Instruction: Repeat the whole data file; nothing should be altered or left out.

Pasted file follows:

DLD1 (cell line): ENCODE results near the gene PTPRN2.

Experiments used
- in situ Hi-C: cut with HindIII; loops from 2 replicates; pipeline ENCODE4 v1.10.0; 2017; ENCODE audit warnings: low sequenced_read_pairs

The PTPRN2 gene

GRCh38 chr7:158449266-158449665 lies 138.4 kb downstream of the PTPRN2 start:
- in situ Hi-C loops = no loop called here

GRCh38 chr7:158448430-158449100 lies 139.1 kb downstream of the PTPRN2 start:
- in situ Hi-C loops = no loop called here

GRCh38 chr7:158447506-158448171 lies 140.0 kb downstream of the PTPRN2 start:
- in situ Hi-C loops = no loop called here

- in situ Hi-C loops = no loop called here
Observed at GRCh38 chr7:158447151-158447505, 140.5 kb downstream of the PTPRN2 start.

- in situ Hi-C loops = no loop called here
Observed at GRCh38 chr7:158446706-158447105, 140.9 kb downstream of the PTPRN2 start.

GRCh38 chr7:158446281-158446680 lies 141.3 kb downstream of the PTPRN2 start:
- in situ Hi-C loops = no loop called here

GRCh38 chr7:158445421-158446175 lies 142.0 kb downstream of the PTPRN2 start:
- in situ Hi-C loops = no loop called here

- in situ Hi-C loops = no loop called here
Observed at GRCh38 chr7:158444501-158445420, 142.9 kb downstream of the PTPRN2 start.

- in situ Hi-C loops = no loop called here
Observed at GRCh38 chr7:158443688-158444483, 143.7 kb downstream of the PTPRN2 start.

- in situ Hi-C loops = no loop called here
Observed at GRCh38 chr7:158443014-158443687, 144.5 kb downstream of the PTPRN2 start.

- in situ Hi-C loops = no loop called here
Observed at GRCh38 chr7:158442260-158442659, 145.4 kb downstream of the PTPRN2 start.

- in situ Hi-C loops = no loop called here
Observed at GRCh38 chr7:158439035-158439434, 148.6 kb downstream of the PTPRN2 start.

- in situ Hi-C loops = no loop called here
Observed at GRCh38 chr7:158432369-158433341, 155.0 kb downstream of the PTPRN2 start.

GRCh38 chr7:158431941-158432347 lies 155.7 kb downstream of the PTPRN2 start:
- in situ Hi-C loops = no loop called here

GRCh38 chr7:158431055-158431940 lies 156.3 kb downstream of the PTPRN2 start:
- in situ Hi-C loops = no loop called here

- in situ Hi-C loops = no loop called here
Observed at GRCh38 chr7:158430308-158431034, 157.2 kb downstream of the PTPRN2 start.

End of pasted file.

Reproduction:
DLD1 (cell line): ENCODE results near the gene PTPRN2.

Experiments used
- in situ Hi-C: cut with HindIII; loops from 2 replicates; pipeline ENCODE4 v1.10.0; 2017; ENCODE audit warnings: low sequenced_read_pairs

The PTPRN2 gene

GRCh38 chr7:158449266-158449665 lies 138.4 kb downstream of the PTPRN2 start:
- in situ Hi-C loops = no loop called here

GRCh38 chr7:158448430-158449100 lies 139.1 kb downstream of the PTPRN2 start:
- in situ Hi-C loops = no loop called here

GRCh38 chr7:158447506-158448171 lies 140.0 kb downstream of the PTPRN2 start:
- in situ Hi-C loops = no loop called here

- in situ Hi-C loops = no loop called here
Observed at GRCh38 chr7:158447151-158447505, 140.5 kb downstream of the PTPRN2 start.

- in situ Hi-C loops = no loop called here
Observed at GRCh38 chr7:158446706-158447105, 140.9 kb downstream of the PTPRN2 start.

GRCh38 chr7:158446281-158446680 lies 141.3 kb downstream of the PTPRN2 start:
- in situ Hi-C loops = no loop called here

GRCh38 chr7:158445421-158446175 lies 142.0 kb downstream of the PTPRN2 start:
- in situ Hi-C loops = no loop called here

- in situ Hi-C loops = no loop called here
Observed at GRCh38 chr7:158444501-158445420, 142.9 kb downstream of the PTPRN2 start.

- in situ Hi-C loops = no loop called here
Observed at GRCh38 chr7:158443688-158444483, 143.7 kb downstream of the PTPRN2 start.

- in situ Hi-C loops = no loop called here
Observed at GRCh38 chr7:158443014-158443687, 144.5 kb downstream of the PTPRN2 start.

- in situ Hi-C loops = no loop called here
Observed at GRCh38 chr7:158442260-158442659, 145.4 kb downstream of the PTPRN2 start.

- in situ Hi-C loops = no loop called here
Observed at GRCh38 chr7:158439035-158439434, 148.6 kb downstream of the PTPRN2 start.

- in situ Hi-C loops = no loop called here
Observed at GRCh38 chr7:158432369-158433341, 155.0 kb downstream of the PTPRN2 start.

GRCh38 chr7:158431941-158432347 lies 155.7 kb downstream of the PTPRN2 start:
- in situ Hi-C loops = no loop called here

GRCh38 chr7:158431055-158431940 lies 156.3 kb downstream of the PTPRN2 start:
- in situ Hi-C loops = no loop called here

- in situ Hi-C loops = no loop called here
Observed at GRCh38 chr7:158430308-158431034, 157.2 kb downstream of the PTPRN2 start.